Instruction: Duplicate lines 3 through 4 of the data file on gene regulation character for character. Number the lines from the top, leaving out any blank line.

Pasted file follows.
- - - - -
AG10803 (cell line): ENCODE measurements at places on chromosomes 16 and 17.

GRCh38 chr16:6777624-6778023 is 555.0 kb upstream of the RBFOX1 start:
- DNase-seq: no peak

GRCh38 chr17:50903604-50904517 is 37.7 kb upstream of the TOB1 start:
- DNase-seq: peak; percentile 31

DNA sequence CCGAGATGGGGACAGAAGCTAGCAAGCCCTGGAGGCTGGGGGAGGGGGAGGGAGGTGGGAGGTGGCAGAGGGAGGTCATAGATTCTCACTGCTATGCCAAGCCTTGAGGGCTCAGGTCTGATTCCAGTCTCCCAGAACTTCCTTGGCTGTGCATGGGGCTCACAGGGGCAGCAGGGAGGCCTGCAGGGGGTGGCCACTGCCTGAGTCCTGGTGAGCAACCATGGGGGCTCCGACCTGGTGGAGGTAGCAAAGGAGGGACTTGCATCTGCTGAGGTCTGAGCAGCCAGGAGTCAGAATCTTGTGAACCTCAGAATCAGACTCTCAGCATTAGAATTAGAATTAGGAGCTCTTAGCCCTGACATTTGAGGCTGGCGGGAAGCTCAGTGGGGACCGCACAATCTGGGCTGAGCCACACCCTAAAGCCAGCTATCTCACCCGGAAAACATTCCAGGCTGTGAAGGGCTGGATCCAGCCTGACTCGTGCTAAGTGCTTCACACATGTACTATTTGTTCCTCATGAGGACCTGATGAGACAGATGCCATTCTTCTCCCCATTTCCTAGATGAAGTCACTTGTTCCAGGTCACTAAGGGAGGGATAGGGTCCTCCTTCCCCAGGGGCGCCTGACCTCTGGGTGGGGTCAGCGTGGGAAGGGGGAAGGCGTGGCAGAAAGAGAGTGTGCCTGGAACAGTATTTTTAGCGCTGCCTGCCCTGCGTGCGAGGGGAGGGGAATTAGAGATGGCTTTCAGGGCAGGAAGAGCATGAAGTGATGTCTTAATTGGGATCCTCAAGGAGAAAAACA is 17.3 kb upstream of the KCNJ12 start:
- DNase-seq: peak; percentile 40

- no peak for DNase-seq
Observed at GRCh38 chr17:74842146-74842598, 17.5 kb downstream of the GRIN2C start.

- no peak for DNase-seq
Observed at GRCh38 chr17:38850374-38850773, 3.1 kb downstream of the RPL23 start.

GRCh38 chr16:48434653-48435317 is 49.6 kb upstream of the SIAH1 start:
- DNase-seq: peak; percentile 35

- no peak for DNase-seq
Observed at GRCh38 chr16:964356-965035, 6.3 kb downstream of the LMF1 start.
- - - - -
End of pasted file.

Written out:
- DNase-seq: no peak

GRCh38 chr17:50903604-50904517 is 37.7 kb upstream of the TOB1 start: